Mecca was inhabited by the Quraysh, a mostly pagan tribe with some Jews and Christians among them. Muhammad was orphaned at an early age, and came under the protection of an uncle. He grew up to become a trader and married his employer, a prosperous merchant named Khadija. It was in middle age that Muhammad began to speak of revelations received from Allah through the angel Gabriel. Muhammad told others of his revelations, and attracted followers who transcribed them onto available materials. Over the twenty three years from his first revelation until his death, Islam became the dominant force in the Arabian peninsula
Arabian Peninsula
The Arabian Peninsula is a land mass situated north-east of Africa. Also known as Arabia or the Arabian subcontinent, it is the world's largest peninsula and covers 3,237,500 km2...

 and Somalia
Somalia
Somalia , officially the Somali Republic and formerly known as the Somali Democratic Republic under Socialist rule, is a country located in the Horn of Africa. Since the outbreak of the Somali Civil War in 1991 there has been no central government control over most of the country's territory...

, and a serious challenge to the Byzantine
Byzantine
Byzantine usually refers to the Roman Empire during the Middle Ages.Byzantine may also refer to:* A citizen of the Byzantine Empire, or native Greek during the Middle Ages...

 and Sasanian empires. After Muhammad's death, the revelations were collected and organized into the Quran, and accounts of his life eventually formed the basis for the Sunnah.

In pre-Islamic Arabia, bonds of common ancestry formed the basis for tribal association. The advent of Islam brought the tribes together under a single religion. As Islam is not just a religion, but also a complete way of life, a new common basis of law and personal behavior (Sharia) began to take shape.

Sharia continued to undergo fundamental changes, beginning with the reigns of caliph
Caliph
The Caliph is the head of state in a Caliphate, and the title for the ruler of the Islamic Ummah, an Islamic community ruled by the Shari'ah. It is a transcribed version of the Arabic word   which means "successor" or "representative"...

s Abu Bakr
Abu Bakr
Abu Bakr was a senior companion and the father-in-law of the Islamic prophet Muhammad. He ruled over the Rashidun Caliphate from 632-634 CE when he became the first Muslim Caliph following Muhammad's death...

 (632–34) and Umar
Umar
`Umar ibn al-Khattāb c. 2 November , was a leading companion and adviser to the Islamic prophet Muhammad who later became the second Muslim Caliph after Muhammad's death....

 (634–44), during which time many questions were brought to the attention of Muhammad's closest comrades for consultation. During the reign of Muawiya
Muawiyah I
Muawiyah I was the first Caliph of the Umayyad Dynasty. After the conquest of Mecca by the Muslims, Muawiyah's family converted to Islam. Muawiyah is brother-in-law to Muhammad who married his sister Ramlah bint Abi-Sufyan in 1AH...

 b. Abu Sufyan ibn Harb
Abu Sufyan ibn Harb
Sakhr ibn Harb , more commonly known as Abu Sufyan was a leading man of the Quraish of Mecca. He was a staunch opponent of the Islamic prophet Muhammad before accepting Islam later in his life.-Opposition to Islam:...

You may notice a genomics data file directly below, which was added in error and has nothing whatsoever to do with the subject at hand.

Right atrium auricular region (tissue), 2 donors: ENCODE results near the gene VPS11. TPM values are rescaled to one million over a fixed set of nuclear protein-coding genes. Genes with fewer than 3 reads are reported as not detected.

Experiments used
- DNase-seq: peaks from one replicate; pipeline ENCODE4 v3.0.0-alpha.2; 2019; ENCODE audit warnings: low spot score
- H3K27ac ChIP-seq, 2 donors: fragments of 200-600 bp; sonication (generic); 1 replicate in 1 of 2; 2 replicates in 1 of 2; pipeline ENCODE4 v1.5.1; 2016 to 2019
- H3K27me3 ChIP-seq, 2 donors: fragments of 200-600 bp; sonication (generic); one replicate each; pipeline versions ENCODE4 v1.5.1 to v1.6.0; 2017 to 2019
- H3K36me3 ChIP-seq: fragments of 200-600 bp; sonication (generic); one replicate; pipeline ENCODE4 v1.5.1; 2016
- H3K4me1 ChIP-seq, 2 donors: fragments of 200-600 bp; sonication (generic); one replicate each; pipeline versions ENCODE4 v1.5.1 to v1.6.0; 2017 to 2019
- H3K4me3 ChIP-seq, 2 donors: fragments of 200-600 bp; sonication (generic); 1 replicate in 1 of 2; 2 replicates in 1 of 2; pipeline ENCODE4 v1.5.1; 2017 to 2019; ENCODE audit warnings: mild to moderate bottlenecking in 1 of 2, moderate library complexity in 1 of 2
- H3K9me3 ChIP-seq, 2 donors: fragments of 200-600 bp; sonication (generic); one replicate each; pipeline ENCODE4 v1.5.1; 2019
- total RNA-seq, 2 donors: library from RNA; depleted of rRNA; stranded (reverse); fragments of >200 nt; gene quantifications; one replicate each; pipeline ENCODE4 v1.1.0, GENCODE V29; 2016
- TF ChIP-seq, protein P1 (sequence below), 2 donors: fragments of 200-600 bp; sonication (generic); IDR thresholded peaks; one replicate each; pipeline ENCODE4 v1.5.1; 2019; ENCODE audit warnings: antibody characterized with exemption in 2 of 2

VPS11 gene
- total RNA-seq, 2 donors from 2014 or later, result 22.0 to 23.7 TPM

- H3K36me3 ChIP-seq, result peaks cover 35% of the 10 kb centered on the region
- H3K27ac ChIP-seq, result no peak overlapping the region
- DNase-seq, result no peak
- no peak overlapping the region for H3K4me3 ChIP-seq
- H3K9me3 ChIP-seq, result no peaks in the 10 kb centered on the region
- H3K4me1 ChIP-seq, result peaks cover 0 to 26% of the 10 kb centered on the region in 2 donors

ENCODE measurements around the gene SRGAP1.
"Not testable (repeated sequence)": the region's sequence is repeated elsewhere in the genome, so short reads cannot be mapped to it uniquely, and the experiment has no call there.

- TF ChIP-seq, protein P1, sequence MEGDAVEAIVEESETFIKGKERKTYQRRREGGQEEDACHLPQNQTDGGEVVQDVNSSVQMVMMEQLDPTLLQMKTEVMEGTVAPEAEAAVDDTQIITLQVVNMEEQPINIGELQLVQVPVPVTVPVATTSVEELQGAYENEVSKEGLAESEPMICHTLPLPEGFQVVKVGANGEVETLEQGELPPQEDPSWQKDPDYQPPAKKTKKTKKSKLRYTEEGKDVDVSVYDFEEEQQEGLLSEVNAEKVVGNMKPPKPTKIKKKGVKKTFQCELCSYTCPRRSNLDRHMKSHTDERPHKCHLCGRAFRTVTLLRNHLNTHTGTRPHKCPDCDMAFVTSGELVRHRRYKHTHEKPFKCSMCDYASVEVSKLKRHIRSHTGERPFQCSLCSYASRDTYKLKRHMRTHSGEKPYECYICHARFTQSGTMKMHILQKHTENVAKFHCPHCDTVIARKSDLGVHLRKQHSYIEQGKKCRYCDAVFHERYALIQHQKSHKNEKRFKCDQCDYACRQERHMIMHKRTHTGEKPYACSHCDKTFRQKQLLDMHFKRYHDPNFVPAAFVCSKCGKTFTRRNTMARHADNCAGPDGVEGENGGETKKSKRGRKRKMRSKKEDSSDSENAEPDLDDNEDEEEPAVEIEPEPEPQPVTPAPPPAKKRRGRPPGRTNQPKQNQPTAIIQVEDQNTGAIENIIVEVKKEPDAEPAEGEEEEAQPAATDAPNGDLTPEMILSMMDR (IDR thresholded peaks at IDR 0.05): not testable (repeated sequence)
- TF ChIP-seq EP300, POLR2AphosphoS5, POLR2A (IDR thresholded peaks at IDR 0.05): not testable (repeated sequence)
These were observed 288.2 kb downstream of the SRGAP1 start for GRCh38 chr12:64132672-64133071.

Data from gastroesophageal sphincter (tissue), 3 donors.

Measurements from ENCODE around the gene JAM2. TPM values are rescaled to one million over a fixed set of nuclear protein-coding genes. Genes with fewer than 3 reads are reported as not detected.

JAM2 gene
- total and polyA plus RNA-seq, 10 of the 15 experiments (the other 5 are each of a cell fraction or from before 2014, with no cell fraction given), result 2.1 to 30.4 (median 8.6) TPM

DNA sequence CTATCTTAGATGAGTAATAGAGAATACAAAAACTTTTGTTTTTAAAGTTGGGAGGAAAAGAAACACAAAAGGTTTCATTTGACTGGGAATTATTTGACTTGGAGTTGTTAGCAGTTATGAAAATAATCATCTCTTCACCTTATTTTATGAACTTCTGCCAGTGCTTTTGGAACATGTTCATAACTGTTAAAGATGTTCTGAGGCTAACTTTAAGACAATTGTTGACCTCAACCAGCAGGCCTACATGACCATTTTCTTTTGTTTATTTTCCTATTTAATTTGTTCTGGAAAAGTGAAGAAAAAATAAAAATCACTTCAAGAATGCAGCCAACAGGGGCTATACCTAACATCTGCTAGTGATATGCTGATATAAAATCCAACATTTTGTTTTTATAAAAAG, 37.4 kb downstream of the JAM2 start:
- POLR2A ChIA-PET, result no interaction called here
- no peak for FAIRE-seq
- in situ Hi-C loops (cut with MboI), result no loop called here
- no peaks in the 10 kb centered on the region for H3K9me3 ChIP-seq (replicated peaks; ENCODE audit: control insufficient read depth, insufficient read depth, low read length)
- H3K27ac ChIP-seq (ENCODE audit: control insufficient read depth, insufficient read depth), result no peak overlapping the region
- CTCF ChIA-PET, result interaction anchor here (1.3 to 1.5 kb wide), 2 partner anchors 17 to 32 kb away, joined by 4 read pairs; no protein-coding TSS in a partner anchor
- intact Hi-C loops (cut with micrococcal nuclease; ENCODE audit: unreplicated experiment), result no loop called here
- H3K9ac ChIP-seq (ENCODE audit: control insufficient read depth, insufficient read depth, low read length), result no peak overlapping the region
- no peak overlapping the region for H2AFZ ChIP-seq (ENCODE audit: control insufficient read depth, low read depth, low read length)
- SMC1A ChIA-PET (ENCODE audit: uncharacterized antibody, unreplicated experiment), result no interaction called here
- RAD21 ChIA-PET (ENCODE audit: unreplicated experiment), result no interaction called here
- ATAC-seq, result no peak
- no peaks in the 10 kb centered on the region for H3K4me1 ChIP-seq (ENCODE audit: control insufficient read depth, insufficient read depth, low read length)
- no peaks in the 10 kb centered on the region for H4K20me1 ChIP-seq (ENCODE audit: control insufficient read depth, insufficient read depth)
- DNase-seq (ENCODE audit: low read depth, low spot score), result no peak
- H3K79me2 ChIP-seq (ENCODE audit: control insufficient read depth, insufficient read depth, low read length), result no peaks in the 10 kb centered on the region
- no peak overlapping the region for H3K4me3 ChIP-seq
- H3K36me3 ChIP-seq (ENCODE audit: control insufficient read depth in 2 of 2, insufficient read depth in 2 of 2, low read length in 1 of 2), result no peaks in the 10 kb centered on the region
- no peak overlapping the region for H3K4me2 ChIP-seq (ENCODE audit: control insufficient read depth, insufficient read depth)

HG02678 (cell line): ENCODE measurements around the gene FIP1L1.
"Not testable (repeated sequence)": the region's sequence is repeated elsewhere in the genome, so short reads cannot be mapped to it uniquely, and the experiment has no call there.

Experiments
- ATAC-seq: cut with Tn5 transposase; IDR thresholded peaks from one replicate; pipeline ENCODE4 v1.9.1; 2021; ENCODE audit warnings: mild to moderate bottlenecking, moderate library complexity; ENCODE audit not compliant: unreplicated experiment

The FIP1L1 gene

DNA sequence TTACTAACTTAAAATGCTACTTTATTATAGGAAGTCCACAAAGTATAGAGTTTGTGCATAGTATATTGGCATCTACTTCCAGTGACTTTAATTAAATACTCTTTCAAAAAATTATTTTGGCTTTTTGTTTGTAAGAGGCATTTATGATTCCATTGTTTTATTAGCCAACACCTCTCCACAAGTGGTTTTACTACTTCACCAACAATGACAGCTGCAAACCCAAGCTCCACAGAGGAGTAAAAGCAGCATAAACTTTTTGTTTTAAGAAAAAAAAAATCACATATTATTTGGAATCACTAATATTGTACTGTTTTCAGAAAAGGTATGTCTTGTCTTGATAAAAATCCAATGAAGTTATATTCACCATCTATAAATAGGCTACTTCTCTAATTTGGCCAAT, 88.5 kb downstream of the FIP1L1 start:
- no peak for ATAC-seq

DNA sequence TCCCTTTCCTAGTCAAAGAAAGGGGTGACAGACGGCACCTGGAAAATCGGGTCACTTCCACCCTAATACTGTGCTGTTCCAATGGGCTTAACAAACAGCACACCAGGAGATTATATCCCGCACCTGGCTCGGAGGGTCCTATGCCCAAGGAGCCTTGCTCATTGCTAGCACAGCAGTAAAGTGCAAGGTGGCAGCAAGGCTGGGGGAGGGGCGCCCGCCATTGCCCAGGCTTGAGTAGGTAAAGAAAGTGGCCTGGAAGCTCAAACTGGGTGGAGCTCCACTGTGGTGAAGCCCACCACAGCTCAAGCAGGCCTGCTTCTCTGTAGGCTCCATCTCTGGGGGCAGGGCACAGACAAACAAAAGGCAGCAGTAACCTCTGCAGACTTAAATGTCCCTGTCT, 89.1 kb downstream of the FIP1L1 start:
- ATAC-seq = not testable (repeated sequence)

, ca. 662 CE, Islam undertook an urban transformation, raising questions not originally covered by Islamic law. Since then, changes in Islamic society have played an ongoing role in developing sharia, which branches out into fiqh
Fiqh
Fiqh is Islamic jurisprudence. Fiqh is an expansion of the code of conduct expounded in the Quran, often supplemented by tradition and implemented by the rulings and interpretations of Islamic jurists....

 and Qanun
Qanun
Qanun refers to laws promulgated by Muslim sovereigns, in particular the Ottoman Sultans, in contrast to shari'a, the body of law elaborated by Muslim jurists. It comes from the Greek word kanon...

 respectively.

Among the Muslims, tribal laws were adapted to conform to sharia "for they could not form part of the tribal law unless and until they were generally accepted as such." Additionally, Noel James Coulson, Lecturer in Islamic law of the University of London
University of London
-20th century:Shortly after 6 Burlington Gardens was vacated, the University went through a period of rapid expansion. Bedford College, Royal Holloway and the London School of Economics all joined in 1900, Regent's Park College, which had affiliated in 1841 became an official divinity school of the...

, states that "to the tribe as a whole belonged the power to determine the standards by which its members should live. But here the tribe is conceived not merely as the group of its present representatives but as a historical entity embracing past, present, and future generations." So, while "each and every law must be rooted in either the Qur'an or the Sunnah," without contradiction, tribal life brought about a sense of participation. Such participation was further reinforced by Muhammad who stated, "My community will never agree in error".

Fiqh



The formative period of fiqh
Fiqh
Fiqh is Islamic jurisprudence. Fiqh is an expansion of the code of conduct expounded in the Quran, often supplemented by tradition and implemented by the rulings and interpretations of Islamic jurists....

stretches back to the time of the early Muslim communities. In this period, jurists were more concerned with pragmatic issues of authority and teaching than with theory. Progress in theory happened with the coming of the early Muslim jurist Muhammad ibn Idris ash-Shafi'i (767–820), who laid down the basic principles of Islamic jurisprudence in his book Al-Risala
Al-Risala (book)